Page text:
Back in 2017, I and two artist neighbors set up an exhibit at 410 GoodBuddy called The Triangle Known as Truxton Circle. I have a few things sitting on my computer from the exhibit that I’d like to share. Between no childcare and attempting to telework in less than ideal conditions, yes, I’m not posting much. But I can post this from the exhibit.
If your house existed in 1970, please take a colored pin and stick it on your house.
One pin per household.
Back in 2017, I and two artist neighbors set up an exhibit at 410 GoodBuddy called The Triangle Known as Truxton Circle. I have a few things sitting on my computer from the exhibit that I’d like to share. Between no childcare and attempting to telework in less than ideal conditions, yes, I’m not posting much. But I can post this from the exhibit. First is the image then the exhibit text. Enjoy.
Freeway Plan circa 1957-1960
2016, Digital Print on Foamboard
This is a map of what could have been. It is an undated planning map from the National Capital Planning Commission. Truxton Circle is the upper green area of the map. In this version I-395 does not stop at New York Avenue but continues north to meet with a planned east-west freeway between P and U Streets.
Do you know why I-395 ends where it does?
Who would these freeways serve?
If the freeway didn’t stop at New York Avenue, would your house still exist?
So I was cleaning up and found this and decided to post this helpful table.
|Truxton Circle Population 1880-2010
||Note: 3 Japanese
Total also 8244
||2 yrs post riot
Source: US Census
If you haven’t seen it arleady Left for LeDroit has a post on the Truxton Circle and how you can still find it’s outline today.
And I think I can say I can now start the writing portion of Truxton Circle 1900. I cleaned up a lot of data, deleted addresses that you’d think were in the study area, but aren’t and tracked down people for whom some enumerators were too drunk to write down their addresses. When I started out whites outnumbered black residents by a smidgen. With the data clean-up and address removal, blacks outnumber whites by a smidgen and I still have 4 Chinese guys.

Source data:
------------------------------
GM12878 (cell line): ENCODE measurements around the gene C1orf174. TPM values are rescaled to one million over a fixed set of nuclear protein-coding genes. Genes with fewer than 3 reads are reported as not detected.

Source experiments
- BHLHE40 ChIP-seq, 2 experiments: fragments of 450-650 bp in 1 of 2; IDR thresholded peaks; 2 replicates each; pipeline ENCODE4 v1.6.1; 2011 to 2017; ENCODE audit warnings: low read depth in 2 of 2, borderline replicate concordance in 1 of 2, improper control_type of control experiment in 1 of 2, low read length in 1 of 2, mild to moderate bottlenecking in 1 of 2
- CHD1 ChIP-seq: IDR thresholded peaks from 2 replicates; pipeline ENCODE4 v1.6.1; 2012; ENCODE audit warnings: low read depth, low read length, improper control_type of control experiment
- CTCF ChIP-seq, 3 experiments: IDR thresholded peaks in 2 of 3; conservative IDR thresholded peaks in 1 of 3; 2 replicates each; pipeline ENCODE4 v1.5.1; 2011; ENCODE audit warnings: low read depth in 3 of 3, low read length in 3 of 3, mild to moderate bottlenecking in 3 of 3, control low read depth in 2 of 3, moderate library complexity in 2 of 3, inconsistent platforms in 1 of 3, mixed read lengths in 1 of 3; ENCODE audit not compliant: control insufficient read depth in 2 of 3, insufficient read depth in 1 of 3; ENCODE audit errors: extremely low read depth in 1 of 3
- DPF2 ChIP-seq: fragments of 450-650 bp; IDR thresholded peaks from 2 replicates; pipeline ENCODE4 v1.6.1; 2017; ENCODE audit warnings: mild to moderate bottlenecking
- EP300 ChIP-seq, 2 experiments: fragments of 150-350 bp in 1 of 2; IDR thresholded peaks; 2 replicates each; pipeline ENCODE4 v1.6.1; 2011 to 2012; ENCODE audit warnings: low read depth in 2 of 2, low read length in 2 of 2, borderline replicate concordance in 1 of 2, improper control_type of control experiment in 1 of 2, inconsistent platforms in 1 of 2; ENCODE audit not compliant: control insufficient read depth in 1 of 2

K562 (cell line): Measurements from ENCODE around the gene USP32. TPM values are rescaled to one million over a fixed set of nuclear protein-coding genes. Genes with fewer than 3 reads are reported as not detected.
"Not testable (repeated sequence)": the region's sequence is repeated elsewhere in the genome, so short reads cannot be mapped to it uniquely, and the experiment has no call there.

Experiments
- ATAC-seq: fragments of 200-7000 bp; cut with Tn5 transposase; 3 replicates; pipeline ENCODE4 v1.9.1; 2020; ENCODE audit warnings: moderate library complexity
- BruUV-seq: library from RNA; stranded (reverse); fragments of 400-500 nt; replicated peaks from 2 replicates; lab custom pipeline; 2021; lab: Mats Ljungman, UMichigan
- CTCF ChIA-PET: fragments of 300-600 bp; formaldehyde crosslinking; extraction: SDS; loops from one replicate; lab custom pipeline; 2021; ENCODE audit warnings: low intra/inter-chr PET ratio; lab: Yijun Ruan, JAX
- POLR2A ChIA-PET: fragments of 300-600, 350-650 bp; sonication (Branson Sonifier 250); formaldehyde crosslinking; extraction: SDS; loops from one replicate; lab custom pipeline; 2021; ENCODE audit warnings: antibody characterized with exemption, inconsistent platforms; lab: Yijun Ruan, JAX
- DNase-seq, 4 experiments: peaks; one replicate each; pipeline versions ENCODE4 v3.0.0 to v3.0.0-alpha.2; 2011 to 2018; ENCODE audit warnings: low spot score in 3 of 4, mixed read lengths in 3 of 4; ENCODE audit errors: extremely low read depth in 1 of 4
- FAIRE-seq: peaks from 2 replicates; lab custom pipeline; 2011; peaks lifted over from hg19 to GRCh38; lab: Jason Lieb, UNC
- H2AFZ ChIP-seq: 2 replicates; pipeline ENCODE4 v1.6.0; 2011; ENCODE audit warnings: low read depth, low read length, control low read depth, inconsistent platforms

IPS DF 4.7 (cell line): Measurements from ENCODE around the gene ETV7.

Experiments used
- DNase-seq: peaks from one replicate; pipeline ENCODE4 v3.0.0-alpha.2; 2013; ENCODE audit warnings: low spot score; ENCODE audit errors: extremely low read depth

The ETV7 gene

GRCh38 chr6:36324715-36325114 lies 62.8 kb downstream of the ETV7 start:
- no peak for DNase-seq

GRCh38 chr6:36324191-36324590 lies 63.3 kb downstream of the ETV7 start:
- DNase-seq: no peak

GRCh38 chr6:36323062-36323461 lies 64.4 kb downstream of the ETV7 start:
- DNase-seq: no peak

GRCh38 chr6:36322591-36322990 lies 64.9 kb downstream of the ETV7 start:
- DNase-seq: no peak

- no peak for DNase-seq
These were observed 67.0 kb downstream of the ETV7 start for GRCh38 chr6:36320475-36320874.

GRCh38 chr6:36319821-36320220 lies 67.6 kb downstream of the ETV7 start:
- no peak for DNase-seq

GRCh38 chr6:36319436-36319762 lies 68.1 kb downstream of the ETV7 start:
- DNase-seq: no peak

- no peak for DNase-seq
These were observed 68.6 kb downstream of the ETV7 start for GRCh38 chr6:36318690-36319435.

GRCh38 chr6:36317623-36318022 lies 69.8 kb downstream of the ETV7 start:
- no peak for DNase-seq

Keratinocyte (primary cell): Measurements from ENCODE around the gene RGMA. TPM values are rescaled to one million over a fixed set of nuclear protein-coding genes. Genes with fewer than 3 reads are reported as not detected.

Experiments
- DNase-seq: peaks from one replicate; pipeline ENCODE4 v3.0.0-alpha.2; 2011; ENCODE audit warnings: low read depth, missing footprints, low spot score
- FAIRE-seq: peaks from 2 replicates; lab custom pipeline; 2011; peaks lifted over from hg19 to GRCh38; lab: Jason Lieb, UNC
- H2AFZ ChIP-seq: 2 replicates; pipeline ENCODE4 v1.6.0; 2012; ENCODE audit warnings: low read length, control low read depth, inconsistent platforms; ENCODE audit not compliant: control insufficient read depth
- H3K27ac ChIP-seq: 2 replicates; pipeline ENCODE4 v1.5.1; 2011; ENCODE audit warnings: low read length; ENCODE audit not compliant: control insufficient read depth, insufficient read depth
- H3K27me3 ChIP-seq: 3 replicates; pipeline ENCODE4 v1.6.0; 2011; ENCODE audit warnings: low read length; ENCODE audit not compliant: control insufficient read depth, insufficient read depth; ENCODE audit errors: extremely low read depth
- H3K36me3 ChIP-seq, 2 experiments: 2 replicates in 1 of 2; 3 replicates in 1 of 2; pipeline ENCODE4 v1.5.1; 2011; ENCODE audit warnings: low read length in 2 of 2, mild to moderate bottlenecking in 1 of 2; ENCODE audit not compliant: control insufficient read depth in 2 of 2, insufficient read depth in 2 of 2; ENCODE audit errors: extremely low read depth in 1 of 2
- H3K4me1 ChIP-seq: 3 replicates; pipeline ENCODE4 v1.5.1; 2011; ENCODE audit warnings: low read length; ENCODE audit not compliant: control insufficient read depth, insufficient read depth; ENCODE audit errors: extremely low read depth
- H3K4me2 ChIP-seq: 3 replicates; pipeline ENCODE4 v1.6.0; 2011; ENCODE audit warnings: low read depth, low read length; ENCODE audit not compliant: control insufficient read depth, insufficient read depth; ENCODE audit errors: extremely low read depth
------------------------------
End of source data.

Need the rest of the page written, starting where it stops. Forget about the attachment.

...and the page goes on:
There was this one fellow, Paul Pearson, of 218 N Street. He was a white DC born Druggist, who lived with his Maryland born wife, Emma, and owned his home free and clear. According to the 1899 city directory he worked at 500 New Jersey Avenue NW. The National Association of Realtors building sits where his workplace sat. Considering where his home and work were located he must of had a pretty good commute. And if memory serves me right there was a streetcar nearby that could have taken him straight there.
At the corner of 2nd (Kirby) and N Street NW.
Because my study area of Truxton Circle for the 1900 census (actually all of the censuses) has angles and odd streets, my cousin will capture data for houses outside the study area. For example I have some of the 300 block of M Street, which is in Mount Vernon Square. Also parts of the even side of New Jersey Avenue, the 1100 block of 3rd, and a few odd houses that happen to fall outside the study area.
So what should I do with these bits of info? I won’t be factoring them into my study, but I would hate to just delete them. Any suggestions?
Don’t say the unemployed have nothing to do. My cousin whom I have tasked to give me census data in exchange for room, board, and a mictroscopic stipend is getting pressure from her unpaid internship and parents to do other stuff. But regardless I got more data, this time enumeration district 104 which covers North Capitol, parts of 1st, the alley behind 1st (so distictive it doesn’t even get a real name) unit blocks of Hanover, Bates, Q, O, and P. Here is just a taste of what I got:
46 Bates St Kraft, Annie Head White Female (born)Jul 1861 38yo Widowed (born)Maryland Ireland(parent) Ireland(parent) ???(occupation) Rented
She lived with her twin daughters aged 18, Emily & Katryn, who were hairdressers, 16 yr old daughter Mabel a saleswoman, 15 year old son Albert, a salesman for a grocery store, and 14 year old daughter Ida who was still in school. They shared 46 Bates with another family consisting of 4 people.
I still have yet to do quality control for ED 64, but it looks like I might be done with 1900 by mid January.